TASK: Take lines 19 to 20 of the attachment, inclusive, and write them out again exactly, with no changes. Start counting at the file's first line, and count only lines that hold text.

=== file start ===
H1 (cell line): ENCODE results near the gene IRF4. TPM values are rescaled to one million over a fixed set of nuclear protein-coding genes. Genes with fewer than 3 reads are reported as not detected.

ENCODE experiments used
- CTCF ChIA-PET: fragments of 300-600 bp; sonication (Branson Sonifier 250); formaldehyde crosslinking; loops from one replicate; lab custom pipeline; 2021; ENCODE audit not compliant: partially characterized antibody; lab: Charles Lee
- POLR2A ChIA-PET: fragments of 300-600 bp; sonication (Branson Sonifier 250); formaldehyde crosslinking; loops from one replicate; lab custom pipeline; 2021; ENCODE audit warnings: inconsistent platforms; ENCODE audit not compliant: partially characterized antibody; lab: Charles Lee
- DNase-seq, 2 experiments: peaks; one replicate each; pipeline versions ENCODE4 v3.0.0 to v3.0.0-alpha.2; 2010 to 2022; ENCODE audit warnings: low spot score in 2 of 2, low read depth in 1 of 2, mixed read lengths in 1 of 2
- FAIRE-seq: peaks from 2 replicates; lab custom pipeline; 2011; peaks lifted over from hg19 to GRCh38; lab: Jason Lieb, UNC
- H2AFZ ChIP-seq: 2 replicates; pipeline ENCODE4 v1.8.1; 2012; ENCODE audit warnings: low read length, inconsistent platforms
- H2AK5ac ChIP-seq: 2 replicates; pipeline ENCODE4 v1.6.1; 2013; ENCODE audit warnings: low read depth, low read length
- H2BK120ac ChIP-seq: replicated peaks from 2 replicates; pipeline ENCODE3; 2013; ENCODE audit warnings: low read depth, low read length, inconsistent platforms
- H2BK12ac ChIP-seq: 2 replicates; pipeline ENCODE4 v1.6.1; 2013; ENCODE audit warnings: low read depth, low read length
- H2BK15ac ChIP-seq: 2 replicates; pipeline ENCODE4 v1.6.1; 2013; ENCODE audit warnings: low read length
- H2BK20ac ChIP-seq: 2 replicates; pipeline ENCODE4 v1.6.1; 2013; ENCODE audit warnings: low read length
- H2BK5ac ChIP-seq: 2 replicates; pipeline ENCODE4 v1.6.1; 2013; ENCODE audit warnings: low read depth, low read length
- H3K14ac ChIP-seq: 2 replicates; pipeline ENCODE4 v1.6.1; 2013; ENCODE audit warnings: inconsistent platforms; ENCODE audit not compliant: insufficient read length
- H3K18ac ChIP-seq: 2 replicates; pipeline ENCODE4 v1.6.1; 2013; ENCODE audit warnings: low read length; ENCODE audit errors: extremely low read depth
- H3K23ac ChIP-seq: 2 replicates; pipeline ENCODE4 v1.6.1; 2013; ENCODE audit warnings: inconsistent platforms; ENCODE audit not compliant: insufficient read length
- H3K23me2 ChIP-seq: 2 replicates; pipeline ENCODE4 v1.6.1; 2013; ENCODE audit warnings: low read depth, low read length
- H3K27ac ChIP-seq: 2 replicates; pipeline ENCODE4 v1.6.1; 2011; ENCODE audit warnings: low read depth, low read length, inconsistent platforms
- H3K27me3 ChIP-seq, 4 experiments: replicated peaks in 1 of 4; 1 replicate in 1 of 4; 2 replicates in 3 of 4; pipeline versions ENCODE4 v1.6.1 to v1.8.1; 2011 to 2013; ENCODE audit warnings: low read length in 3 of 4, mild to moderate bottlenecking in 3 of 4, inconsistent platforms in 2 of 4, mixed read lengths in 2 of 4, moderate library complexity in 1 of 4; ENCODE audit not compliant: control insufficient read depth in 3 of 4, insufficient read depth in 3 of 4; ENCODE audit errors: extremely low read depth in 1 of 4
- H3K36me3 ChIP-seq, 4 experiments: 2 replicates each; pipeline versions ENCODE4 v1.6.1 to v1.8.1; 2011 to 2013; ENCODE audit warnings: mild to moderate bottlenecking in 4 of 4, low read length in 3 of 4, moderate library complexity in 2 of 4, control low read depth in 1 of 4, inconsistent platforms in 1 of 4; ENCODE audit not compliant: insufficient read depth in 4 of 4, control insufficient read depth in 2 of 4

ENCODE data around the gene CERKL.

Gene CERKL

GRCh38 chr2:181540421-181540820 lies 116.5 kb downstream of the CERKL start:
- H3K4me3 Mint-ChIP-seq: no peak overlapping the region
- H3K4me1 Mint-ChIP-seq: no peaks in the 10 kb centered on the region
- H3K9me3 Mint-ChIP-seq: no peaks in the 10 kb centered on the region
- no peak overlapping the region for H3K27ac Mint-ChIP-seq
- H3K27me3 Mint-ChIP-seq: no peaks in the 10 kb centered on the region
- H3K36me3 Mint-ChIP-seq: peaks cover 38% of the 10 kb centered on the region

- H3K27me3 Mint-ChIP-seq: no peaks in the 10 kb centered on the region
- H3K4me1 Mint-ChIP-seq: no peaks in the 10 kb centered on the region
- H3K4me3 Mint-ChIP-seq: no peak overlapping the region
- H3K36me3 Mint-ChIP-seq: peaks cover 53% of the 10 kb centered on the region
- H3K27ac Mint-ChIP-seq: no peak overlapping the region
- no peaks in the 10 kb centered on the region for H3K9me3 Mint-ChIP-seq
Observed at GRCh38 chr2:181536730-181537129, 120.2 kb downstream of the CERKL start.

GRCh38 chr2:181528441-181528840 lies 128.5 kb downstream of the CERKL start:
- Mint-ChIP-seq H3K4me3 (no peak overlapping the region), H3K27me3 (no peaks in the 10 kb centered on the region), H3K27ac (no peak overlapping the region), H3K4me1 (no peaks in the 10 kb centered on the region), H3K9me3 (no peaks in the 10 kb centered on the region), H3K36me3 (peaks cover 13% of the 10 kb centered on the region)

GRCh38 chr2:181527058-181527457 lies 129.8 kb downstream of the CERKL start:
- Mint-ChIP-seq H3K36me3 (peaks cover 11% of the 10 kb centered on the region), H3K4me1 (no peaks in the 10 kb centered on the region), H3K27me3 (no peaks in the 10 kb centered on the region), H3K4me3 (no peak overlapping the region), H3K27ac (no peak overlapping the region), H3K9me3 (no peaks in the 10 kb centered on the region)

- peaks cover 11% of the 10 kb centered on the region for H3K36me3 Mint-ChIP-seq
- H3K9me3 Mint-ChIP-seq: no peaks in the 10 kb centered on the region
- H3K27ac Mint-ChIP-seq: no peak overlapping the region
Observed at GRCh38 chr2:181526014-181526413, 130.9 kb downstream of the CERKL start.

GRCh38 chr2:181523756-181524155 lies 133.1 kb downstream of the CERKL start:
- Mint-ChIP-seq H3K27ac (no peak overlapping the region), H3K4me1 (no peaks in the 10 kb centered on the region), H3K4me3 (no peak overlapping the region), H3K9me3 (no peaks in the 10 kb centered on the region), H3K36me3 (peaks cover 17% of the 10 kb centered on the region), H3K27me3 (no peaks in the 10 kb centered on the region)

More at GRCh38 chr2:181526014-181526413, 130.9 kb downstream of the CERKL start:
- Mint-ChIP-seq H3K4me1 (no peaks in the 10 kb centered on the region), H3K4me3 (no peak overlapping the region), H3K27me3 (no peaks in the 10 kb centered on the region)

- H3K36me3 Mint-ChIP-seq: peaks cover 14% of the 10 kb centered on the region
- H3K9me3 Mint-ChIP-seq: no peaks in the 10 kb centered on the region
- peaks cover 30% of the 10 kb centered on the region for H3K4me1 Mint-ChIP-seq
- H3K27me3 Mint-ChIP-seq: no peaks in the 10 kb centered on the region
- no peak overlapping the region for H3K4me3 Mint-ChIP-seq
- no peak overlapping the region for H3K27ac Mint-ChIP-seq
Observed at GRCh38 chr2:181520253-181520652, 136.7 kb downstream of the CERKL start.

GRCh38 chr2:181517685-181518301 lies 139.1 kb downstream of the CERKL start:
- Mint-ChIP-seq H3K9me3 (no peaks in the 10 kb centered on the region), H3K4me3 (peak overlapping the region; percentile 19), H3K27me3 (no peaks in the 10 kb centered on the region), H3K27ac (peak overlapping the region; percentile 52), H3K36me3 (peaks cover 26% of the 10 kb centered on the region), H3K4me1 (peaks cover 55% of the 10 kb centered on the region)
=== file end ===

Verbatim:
- H3K27me3 ChIP-seq, 4 experiments: replicated peaks in 1 of 4; 1 replicate in 1 of 4; 2 replicates in 3 of 4; pipeline versions ENCODE4 v1.6.1 to v1.8.1; 2011 to 2013; ENCODE audit warnings: low read length in 3 of 4, mild to moderate bottlenecking in 3 of 4, inconsistent platforms in 2 of 4, mixed read lengths in 2 of 4, moderate library complexity in 1 of 4; ENCODE audit not compliant: control insufficient read depth in 3 of 4, insufficient read depth in 3 of 4; ENCODE audit errors: extremely low read depth in 1 of 4
- H3K36me3 ChIP-seq, 4 experiments: 2 replicates each; pipeline versions ENCODE4 v1.6.1 to v1.8.1; 2011 to 2013; ENCODE audit warnings: mild to moderate bottlenecking in 4 of 4, low read length in 3 of 4, moderate library complexity in 2 of 4, control low read depth in 1 of 4, inconsistent platforms in 1 of 4; ENCODE audit not compliant: insufficient read depth in 4 of 4, control insufficient read depth in 2 of 4